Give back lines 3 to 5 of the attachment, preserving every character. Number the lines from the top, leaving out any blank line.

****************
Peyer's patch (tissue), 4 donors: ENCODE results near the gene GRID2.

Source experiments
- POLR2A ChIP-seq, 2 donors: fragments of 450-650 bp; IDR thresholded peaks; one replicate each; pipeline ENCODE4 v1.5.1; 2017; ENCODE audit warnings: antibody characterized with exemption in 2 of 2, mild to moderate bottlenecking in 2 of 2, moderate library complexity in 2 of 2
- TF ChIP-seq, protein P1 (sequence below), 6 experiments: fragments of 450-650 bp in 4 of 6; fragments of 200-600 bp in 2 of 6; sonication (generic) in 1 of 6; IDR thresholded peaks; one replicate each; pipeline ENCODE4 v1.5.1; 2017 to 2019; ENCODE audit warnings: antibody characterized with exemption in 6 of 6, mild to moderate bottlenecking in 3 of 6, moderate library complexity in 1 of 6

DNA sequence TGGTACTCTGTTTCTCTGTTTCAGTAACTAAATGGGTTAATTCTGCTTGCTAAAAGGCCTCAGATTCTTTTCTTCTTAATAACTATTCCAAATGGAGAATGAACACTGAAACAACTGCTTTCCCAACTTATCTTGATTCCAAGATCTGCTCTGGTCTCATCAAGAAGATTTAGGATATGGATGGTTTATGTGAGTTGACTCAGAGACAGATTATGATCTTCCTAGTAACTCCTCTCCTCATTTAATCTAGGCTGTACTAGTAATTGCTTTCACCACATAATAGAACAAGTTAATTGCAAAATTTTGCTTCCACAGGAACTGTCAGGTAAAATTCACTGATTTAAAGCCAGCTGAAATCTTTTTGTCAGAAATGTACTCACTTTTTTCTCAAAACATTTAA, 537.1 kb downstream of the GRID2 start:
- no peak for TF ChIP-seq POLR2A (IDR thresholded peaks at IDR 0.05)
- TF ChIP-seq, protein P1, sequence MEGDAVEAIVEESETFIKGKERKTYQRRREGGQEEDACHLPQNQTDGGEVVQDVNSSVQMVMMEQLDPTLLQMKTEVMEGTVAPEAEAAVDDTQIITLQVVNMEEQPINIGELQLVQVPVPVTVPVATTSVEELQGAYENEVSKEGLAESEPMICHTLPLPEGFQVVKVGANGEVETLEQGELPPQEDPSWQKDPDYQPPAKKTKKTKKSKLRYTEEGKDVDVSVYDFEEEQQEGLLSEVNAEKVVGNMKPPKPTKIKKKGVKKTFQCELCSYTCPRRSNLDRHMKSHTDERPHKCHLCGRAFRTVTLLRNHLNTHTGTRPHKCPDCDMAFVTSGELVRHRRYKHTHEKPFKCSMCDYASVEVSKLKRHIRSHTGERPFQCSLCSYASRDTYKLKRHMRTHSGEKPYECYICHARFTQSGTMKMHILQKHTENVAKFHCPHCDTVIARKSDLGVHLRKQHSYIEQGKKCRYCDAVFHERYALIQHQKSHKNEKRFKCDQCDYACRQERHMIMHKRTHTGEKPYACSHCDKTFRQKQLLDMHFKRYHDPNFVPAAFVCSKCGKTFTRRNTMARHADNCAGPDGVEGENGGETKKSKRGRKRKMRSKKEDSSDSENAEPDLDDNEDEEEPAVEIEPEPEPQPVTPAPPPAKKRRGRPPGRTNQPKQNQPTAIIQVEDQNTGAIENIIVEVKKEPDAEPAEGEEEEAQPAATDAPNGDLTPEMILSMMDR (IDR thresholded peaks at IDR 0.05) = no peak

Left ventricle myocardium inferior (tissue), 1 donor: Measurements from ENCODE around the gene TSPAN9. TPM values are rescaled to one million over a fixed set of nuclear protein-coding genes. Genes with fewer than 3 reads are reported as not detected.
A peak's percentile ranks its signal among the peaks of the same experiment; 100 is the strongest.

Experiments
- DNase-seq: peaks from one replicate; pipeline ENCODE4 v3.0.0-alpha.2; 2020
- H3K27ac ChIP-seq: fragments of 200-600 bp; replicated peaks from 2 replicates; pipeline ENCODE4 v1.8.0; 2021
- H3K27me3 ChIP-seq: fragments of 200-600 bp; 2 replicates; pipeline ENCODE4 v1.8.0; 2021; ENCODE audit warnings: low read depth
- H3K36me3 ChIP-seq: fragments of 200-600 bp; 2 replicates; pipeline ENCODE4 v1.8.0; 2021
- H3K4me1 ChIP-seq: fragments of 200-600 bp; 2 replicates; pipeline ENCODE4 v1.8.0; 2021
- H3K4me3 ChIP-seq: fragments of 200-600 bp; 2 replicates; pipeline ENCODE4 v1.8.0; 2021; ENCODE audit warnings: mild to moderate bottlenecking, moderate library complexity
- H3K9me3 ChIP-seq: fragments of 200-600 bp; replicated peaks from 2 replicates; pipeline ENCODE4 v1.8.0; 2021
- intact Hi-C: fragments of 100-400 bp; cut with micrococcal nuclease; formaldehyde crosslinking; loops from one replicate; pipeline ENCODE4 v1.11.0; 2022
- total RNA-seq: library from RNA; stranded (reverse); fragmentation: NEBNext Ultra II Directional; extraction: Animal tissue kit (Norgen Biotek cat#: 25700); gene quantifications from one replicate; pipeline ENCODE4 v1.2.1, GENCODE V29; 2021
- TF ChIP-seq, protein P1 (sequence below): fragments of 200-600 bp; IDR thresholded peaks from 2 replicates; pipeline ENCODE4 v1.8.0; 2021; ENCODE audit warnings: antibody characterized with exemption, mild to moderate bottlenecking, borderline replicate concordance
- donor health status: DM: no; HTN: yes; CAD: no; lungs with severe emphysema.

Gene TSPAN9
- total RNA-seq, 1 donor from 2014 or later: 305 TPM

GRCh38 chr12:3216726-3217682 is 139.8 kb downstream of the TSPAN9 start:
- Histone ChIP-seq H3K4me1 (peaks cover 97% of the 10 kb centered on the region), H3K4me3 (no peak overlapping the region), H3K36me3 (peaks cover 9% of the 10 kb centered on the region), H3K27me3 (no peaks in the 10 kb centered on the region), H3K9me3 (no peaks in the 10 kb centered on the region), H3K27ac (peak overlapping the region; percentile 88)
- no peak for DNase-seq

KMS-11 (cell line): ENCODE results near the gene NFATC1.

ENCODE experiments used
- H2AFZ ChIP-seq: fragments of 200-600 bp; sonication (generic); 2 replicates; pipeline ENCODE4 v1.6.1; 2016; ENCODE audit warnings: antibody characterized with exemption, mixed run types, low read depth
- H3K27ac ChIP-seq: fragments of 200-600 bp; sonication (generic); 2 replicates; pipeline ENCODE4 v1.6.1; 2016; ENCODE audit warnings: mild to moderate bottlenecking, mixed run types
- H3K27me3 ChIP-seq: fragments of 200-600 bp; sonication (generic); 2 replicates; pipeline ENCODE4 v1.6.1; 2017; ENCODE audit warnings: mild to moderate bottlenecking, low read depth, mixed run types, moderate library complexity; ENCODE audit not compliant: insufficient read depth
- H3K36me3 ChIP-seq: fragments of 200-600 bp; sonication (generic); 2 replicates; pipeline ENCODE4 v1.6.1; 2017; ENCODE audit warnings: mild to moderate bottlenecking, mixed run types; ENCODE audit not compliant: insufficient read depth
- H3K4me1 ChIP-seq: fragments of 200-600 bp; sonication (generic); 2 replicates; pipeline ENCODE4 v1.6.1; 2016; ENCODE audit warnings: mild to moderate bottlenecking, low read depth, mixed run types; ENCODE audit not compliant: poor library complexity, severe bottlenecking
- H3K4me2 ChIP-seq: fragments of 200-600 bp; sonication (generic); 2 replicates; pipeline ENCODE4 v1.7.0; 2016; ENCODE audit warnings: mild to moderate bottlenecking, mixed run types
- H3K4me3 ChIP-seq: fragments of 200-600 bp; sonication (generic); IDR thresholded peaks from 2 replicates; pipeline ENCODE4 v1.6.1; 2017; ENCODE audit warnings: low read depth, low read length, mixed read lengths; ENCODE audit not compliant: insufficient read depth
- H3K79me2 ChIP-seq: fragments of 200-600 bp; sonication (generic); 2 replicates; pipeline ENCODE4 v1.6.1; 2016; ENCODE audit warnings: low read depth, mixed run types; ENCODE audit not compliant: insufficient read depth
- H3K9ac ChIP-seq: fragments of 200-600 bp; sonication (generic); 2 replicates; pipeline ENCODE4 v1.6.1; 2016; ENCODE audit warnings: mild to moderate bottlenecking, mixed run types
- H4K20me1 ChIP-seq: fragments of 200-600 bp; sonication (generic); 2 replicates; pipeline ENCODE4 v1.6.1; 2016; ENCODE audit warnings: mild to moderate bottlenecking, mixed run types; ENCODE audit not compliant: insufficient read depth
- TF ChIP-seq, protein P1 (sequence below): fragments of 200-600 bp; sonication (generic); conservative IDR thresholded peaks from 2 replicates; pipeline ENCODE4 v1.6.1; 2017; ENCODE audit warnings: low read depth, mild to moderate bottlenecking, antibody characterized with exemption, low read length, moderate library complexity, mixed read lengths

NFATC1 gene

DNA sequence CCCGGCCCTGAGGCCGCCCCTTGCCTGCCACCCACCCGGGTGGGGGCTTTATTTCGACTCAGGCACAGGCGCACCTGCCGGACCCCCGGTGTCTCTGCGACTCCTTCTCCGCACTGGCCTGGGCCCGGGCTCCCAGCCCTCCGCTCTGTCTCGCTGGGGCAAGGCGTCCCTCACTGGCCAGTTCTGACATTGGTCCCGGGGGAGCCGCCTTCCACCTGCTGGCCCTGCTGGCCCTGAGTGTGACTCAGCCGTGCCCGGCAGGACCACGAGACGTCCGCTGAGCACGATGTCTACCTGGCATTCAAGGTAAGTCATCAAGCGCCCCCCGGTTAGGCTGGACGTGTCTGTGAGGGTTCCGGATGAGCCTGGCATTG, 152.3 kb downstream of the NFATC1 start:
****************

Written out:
- POLR2A ChIP-seq, 2 donors: fragments of 450-650 bp; IDR thresholded peaks; one replicate each; pipeline ENCODE4 v1.5.1; 2017; ENCODE audit warnings: antibody characterized with exemption in 2 of 2, mild to moderate bottlenecking in 2 of 2, moderate library complexity in 2 of 2
- TF ChIP-seq, protein P1 (sequence below), 6 experiments: fragments of 450-650 bp in 4 of 6; fragments of 200-600 bp in 2 of 6; sonication (generic) in 1 of 6; IDR thresholded peaks; one replicate each; pipeline ENCODE4 v1.5.1; 2017 to 2019; ENCODE audit warnings: antibody characterized with exemption in 6 of 6, mild to moderate bottlenecking in 3 of 6, moderate library complexity in 1 of 6

DNA sequence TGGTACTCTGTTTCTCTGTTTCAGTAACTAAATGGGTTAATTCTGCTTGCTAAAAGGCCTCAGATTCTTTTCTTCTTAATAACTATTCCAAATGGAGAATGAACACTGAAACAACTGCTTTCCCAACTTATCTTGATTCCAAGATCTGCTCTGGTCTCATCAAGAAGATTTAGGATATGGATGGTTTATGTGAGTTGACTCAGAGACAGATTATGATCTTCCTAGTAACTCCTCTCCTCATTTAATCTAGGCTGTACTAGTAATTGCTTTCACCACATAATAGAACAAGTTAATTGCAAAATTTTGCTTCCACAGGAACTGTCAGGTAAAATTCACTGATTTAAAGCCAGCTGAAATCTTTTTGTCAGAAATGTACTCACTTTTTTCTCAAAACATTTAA, 537.1 kb downstream of the GRID2 start: